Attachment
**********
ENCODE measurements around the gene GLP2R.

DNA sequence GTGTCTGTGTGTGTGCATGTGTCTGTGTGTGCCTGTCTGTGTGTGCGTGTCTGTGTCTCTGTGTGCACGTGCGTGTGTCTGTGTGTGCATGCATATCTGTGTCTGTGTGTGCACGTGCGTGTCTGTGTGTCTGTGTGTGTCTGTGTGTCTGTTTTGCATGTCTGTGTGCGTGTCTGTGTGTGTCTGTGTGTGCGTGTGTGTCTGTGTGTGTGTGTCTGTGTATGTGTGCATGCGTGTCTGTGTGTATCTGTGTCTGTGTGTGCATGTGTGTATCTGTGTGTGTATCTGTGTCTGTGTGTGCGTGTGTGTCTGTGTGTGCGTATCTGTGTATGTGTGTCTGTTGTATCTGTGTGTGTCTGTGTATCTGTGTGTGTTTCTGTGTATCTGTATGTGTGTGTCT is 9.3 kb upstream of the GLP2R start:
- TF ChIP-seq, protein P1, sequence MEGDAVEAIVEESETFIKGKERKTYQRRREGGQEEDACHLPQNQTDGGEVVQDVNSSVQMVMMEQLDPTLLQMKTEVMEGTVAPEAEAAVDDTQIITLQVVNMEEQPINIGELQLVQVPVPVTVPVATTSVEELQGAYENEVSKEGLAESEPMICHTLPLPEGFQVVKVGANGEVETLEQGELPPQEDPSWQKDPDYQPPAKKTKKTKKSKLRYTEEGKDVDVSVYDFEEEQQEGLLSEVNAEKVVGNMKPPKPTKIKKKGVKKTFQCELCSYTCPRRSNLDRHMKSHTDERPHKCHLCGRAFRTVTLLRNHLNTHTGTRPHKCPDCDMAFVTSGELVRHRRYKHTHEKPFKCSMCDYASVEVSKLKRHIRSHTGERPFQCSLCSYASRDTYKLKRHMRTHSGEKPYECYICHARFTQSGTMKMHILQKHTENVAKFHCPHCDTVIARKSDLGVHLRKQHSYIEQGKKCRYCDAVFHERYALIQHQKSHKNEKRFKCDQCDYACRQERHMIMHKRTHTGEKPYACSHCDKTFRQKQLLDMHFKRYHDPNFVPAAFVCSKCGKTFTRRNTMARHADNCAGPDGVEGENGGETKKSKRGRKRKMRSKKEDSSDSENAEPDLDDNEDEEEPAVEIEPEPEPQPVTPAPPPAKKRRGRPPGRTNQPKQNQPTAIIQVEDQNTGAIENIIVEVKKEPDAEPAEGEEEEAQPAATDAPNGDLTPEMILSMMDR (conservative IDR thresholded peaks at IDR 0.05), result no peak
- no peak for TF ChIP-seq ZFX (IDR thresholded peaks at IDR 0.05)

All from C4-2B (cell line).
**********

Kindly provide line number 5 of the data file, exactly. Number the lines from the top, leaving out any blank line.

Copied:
All from C4-2B (cell line).